How do you plan for an extended trip? Common questions that seasoned travellers ask revolve around dates, schedules, tours and accommodation booked. When you’re intending to drive more than 14,000km, it’s not the same process. You have to prepare and research as much as possible but create your schedule as you go. It’s hard to know how much planning you need to do.
Have we done enough? How much is enough? We don’t know yet.
But where are you going? Do you have a plan?
We’ll collect our cars from our shipping agent in Montevideo shortly after they arrive (she says confidently). After a few days exploring Uruguay and learning about shopping, local safety, fuel, road rules and driving on the ‘wrong’ side of the road, we will head south through Argentina & Chile to Ushuaia. We don’t have a schedule but have some rough times estimated to keep us ‘on track’. Our intention is to have left Ushuaia and be heading north before the ‘Christmas rush’. From the southern most tip of South America, we plan on heading north through Patagonia and the southern part of Chile, then across to Rio de Janiero. After Rio, we’ll head west again through the Pantanal to enjoy the wildlife, into Bolivia, Peru, Ecuador and Colombia. Its possible that we’ll have done all this in 6 months, and may ship the cars from Colombia to Mexico by May.
How, when, where, why, who & what Along the way we will be speaking with other travellers and adjust plans a week or so at a time in consideration of weather, road conditions, safety and things to see and do. There are many rules regarding Visas and Temporary vehicle Imports, so we will adjust plans accordingly along the way.
In preparation we have considered health, personal security, technology, language, money, clothing & climate, timing, visas, permits for vehicles, shipping vehicles and of course where to go. We have researched, read, shared and asked questions of online blogs, Facebook groups and other overlanders. We might expand on this in the coming months and are very happy to answer questions via email or at the bottom of this post.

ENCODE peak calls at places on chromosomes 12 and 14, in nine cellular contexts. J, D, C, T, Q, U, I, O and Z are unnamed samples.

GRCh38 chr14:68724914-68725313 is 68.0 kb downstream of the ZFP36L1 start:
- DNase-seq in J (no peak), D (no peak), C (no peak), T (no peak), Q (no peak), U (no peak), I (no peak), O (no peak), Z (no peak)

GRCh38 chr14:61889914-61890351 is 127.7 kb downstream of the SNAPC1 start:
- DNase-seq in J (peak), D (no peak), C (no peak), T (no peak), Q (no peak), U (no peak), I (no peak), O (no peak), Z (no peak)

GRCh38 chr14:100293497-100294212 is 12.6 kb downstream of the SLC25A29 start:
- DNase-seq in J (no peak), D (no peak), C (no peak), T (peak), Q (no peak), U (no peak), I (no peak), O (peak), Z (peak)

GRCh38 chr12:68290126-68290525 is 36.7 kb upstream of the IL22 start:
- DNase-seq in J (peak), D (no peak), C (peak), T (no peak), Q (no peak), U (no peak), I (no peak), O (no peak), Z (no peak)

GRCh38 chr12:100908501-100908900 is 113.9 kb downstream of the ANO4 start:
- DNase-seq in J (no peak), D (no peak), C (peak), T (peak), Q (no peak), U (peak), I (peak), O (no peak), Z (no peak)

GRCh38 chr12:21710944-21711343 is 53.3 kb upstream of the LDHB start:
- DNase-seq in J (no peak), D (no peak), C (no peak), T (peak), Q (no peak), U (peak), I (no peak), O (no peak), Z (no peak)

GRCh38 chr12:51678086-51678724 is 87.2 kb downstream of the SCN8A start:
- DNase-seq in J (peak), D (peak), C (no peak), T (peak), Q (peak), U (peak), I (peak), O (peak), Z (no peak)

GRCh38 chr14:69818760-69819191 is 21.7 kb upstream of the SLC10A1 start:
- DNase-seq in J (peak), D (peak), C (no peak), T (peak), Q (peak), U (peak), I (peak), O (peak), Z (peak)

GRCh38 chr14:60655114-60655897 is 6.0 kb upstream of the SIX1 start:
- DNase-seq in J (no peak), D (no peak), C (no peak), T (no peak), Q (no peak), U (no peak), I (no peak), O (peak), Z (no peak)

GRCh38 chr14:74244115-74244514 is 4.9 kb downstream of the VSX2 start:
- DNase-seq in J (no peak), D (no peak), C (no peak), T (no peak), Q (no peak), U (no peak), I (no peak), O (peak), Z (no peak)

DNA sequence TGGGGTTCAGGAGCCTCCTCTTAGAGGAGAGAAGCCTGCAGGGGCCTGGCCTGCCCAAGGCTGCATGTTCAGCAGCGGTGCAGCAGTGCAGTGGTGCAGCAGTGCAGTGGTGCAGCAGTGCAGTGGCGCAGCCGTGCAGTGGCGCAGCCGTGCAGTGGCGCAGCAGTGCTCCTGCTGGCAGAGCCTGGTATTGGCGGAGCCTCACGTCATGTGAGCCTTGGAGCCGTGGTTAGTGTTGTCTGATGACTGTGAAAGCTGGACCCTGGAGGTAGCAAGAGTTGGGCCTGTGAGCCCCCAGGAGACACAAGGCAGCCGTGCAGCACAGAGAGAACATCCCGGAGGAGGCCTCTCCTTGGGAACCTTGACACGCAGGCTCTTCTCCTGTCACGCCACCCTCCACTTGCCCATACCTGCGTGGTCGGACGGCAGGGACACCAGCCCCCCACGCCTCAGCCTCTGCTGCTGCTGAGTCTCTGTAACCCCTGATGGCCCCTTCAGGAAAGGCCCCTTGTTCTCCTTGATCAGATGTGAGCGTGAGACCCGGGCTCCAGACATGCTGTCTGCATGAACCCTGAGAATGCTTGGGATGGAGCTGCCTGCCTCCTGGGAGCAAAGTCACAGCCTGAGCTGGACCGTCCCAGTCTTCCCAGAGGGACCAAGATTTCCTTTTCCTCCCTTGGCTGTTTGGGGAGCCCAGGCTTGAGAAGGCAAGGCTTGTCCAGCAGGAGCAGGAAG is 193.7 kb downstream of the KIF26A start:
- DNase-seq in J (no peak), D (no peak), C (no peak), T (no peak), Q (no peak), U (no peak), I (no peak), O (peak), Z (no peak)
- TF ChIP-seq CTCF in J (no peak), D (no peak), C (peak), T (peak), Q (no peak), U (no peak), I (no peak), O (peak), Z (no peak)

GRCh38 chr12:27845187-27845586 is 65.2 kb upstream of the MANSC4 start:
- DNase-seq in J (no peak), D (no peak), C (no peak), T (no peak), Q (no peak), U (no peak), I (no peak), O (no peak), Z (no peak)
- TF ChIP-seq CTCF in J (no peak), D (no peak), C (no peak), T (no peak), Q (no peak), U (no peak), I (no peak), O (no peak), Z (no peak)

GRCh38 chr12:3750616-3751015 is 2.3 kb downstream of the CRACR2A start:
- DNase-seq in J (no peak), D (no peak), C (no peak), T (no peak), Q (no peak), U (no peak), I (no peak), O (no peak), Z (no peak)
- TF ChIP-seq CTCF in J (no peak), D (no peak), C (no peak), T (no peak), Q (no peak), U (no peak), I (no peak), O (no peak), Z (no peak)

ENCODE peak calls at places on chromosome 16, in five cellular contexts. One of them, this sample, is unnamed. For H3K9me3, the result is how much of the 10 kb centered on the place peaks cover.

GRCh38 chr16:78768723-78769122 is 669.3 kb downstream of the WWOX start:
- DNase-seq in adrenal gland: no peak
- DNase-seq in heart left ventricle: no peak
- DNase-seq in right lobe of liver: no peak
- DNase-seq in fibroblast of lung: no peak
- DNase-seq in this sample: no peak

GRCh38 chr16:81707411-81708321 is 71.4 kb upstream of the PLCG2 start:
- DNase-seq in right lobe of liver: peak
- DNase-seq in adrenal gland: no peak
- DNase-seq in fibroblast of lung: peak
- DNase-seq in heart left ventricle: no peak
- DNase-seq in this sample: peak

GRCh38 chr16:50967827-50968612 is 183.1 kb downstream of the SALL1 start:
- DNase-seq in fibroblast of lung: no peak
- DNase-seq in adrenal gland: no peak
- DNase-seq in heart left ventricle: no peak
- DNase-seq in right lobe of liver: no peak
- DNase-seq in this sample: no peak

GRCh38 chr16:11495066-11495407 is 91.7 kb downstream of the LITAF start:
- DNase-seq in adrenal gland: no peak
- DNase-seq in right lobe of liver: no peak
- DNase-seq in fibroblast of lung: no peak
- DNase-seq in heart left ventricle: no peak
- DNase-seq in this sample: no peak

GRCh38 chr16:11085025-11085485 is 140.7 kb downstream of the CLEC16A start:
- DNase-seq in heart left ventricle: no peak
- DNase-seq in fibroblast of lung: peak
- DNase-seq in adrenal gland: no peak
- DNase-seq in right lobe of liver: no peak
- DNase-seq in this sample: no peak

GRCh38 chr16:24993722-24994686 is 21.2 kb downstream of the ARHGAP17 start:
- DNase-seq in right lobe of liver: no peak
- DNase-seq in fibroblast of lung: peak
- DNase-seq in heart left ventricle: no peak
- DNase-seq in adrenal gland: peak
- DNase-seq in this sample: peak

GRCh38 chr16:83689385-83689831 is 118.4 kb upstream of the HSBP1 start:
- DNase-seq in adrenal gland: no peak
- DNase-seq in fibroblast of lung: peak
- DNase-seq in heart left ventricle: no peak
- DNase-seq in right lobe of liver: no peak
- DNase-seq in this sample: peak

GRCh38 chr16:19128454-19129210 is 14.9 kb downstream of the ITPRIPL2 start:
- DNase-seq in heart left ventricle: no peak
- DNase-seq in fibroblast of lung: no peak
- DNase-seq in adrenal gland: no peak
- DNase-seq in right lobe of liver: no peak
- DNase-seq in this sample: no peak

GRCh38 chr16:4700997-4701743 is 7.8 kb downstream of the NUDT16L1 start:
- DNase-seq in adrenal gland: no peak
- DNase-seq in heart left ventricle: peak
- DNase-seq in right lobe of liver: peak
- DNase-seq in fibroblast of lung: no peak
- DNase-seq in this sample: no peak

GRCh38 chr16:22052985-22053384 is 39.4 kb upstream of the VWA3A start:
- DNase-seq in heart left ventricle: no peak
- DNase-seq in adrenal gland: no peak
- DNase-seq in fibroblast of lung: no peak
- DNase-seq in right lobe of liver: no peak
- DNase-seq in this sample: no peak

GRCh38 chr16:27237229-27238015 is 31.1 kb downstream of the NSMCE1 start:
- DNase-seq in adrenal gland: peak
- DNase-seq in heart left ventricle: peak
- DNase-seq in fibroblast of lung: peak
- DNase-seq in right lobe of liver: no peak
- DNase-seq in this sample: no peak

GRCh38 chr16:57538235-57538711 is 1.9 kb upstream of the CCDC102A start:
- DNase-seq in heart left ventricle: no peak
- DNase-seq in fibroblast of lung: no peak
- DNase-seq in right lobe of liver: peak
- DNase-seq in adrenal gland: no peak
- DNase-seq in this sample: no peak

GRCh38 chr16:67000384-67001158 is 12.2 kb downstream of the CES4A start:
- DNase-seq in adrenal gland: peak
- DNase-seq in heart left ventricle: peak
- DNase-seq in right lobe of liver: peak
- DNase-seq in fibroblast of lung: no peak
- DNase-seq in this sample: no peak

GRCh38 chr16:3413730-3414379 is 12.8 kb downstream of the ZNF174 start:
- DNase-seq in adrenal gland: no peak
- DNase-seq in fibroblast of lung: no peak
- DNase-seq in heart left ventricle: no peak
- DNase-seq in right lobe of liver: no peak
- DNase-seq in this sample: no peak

Once we had purchased our vehicles and begun modifications, we started our serious planning with a map of South America, a conversation with friends of T&J who had recently returned to Australia after 5 years living in Chile. We’ve read guide books & blogs and conversed with The Kingsmills, who are seasoned overlanders we are lucky enough to know.
That’s about it really. We made lists and had a note book that everything went into. We have had lots of ‘group chats’ to share research and make decisions that effected all of us.
Leaving family It’s difficult to plan an overlanding trip without thinking about leaving people you love behind. This is by no means easy to do. In our group of 6 we are leaving parents, children, grandchildren and brothers and sisters. We are hoping that those who are following our travels enjoy sharing our story and that this makes up, in some small way, for us being so far away.
Fortunately technology means that it is easier to stay in touch than it once was.